Nadia Murad wins Nobel Peace Prize for her efforts to end use of sexual violence as a weapon of war

Nadia Murad wins Nobel Peace Prize for her efforts to end use of sexual violence as a weapon of war

Nadia Murad, 25, is an activist and the first Iraqi ever to win a Nobel Peace Prize for advocating peace by putting efforts to end the use of sexual violence as a weapon of war and armed conflict. She is from a persecuted Yazidi religious minority in Iraq and also a former captive of ISIS. She along with 3,000 other women were captured Yazidi women were kidnapped and sold into sex slavery in 2014 by ISIS as a part of their genocidal campaign to wipe out the religious minority.

The Norwegian Nobel Committee said in a statement that they had chosen Nadia for her remarkable efforts and said “Nadia Murad is herself a victim of war crimes. She refused to accept the social codes that require women to remain silent and ashamed of the abuses to which they have been subjected,” the statement said. “She has shown uncommon courage in recounting her own sufferings and speaking up on behalf of other victims.”

Iraq has defeated ISIS in 2017 but the society has not restructured itself after the years of battling against the terrorist group. Nadia’s “powerful advocacy” as quoted by UN Secretary General Antonio Guterres helped the UN lead to an investigation into ISIS’s possible war crimes.

Braham Salih, Iraq’s president congratulated Nadia on her courage and bravery and said that all victims of ‘terrorism’ are recognised by him . Nadia spoke to Reuters on Friday and said “I share this award with all Yazidis, with all the Iraqis, Kurds, and all the minorities and all survivors of sexual violence around the world”.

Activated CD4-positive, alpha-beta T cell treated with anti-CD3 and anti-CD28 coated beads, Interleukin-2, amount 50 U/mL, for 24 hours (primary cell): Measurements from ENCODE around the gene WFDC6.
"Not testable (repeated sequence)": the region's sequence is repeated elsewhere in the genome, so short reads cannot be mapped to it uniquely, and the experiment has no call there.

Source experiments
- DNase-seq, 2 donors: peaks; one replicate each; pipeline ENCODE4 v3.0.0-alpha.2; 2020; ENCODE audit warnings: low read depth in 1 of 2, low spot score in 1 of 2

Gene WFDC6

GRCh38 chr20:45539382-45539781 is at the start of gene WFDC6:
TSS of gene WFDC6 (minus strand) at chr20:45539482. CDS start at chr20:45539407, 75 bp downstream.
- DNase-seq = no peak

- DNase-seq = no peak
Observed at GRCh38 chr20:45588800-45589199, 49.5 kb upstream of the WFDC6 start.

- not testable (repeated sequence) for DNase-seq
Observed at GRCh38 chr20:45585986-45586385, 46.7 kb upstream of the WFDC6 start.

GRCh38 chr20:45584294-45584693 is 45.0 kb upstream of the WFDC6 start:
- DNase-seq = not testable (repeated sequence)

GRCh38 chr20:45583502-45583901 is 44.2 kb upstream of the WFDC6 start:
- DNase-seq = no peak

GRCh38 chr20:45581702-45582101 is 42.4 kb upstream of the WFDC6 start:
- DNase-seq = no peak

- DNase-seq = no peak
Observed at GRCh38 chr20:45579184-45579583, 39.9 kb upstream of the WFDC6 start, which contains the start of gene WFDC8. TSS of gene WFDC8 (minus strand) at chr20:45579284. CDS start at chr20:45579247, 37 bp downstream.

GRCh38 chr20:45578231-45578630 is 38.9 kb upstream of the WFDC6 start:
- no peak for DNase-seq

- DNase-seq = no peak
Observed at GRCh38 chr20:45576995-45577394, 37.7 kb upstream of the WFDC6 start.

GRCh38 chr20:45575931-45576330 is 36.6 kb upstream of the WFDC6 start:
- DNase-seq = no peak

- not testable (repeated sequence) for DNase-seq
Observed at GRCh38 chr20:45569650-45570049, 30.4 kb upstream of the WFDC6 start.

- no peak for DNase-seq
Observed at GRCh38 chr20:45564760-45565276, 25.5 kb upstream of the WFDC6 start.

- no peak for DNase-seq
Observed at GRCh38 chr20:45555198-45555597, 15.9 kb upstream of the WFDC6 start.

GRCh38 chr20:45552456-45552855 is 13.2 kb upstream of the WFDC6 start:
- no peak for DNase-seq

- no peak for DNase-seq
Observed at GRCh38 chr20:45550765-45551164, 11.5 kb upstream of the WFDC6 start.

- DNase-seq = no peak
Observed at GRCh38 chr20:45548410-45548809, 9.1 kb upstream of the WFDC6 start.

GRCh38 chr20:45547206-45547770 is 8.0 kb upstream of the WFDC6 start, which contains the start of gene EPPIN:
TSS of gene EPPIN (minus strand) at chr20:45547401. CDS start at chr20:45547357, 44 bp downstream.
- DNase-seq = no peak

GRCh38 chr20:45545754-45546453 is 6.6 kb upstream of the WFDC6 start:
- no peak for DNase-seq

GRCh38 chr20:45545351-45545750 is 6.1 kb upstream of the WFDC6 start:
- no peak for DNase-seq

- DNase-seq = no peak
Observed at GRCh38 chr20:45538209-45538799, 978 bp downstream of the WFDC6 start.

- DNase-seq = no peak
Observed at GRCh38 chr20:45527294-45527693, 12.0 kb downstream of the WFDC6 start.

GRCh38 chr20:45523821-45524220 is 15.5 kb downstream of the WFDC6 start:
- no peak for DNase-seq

In her book “the Last Girl” Nadia wrote about the violence between communities in her village of Kocho and says “For at least the past ten years, since Iraqis had been thrust into a war with the Americans that started in 2003, then spiraled into more vicious local fights and eventually into full fledged terrorism, the distance between our homes had grown enormous” .

She recounted her ordeal in an op-ed of New York Times and said “Three years ago I was one of thousands of Yazidi women kidnapped by the Islamic State and sold into slavery. I endured rape, torture and humiliation at the hands of multiple militants before I escaped. I was relatively lucky; many Yazidis went through worse than I did and for much longer. Many are still missing. Many have been killed. Once I escaped, I felt that it was my duty to tell the world about the brutality of the Islamic State”.

Nadia is the first UN’s Goodwill Ambassador for the Dignity of Survivors of Human Trafficking in 2016. Sexual violence has been a important part of policy making in the western world but traditionally sexual violence or abuse is not reported by women as they would be mistreated – some punished by death, humiliation or with more violent behaviours exhibited onto to victims by family members or relatives as well.

It takes uncommon resolve and great amount of courage to speak about her ordeal and making it public, she chose to serve as an example that if a crime has been committed, the rightful measures must be taken to stop it – to speak is to spread awareness which is the most important resolve needed in regions torn by war.

The #MeToo campaign for instance has empowered women and men to show support for each other and increased recognition of victims of sexual assault. “I think there was a reason God helped me escape … and I don’t take my freedom for granted. The terrorists didn’t think that Yazidi girls would be able to leave them, or that we would have the courage to tell the world every detail of what they did to us, We defy them by not letting their crimes go unanswered. ” Nadia writes.